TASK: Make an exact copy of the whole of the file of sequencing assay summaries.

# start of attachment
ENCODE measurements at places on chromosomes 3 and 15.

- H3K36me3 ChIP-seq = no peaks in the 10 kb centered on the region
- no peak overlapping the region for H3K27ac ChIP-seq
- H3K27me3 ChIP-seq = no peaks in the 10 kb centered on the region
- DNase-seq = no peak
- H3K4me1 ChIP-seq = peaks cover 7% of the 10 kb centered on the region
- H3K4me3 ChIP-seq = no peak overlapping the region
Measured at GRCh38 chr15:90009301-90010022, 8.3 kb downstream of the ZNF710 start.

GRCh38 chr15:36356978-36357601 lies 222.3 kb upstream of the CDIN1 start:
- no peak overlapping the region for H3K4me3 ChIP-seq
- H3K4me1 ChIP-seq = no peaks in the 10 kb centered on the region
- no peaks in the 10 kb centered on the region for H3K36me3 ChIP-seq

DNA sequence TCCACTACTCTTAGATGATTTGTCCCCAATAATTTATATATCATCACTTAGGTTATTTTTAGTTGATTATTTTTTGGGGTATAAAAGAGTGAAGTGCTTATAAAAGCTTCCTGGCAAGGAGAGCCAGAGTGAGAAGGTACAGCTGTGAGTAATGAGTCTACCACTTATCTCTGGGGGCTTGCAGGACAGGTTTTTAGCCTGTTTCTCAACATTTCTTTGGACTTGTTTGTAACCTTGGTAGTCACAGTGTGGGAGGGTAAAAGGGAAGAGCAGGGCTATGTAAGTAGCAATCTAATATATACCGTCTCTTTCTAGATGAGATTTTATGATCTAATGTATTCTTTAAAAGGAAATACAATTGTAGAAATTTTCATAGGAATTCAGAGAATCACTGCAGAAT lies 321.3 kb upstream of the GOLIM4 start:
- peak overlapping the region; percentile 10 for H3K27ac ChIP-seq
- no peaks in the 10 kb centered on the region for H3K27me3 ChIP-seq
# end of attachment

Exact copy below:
ENCODE measurements at places on chromosomes 3 and 15.

- H3K36me3 ChIP-seq = no peaks in the 10 kb centered on the region
- no peak overlapping the region for H3K27ac ChIP-seq
- H3K27me3 ChIP-seq = no peaks in the 10 kb centered on the region
- DNase-seq = no peak
- H3K4me1 ChIP-seq = peaks cover 7% of the 10 kb centered on the region
- H3K4me3 ChIP-seq = no peak overlapping the region
Measured at GRCh38 chr15:90009301-90010022, 8.3 kb downstream of the ZNF710 start.

GRCh38 chr15:36356978-36357601 lies 222.3 kb upstream of the CDIN1 start:
- no peak overlapping the region for H3K4me3 ChIP-seq
- H3K4me1 ChIP-seq = no peaks in the 10 kb centered on the region
- no peaks in the 10 kb centered on the region for H3K36me3 ChIP-seq

DNA sequence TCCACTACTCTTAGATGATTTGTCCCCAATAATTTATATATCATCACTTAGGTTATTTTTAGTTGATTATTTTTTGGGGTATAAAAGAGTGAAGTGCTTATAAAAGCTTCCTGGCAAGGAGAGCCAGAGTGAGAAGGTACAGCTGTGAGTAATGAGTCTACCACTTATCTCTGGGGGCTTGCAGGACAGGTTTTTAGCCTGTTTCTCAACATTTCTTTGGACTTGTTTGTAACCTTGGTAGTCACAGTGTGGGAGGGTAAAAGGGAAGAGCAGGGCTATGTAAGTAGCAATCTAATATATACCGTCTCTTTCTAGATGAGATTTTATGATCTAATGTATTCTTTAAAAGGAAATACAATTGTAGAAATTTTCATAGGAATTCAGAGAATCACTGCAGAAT lies 321.3 kb upstream of the GOLIM4 start:
- peak overlapping the region; percentile 10 for H3K27ac ChIP-seq
- no peaks in the 10 kb centered on the region for H3K27me3 ChIP-seq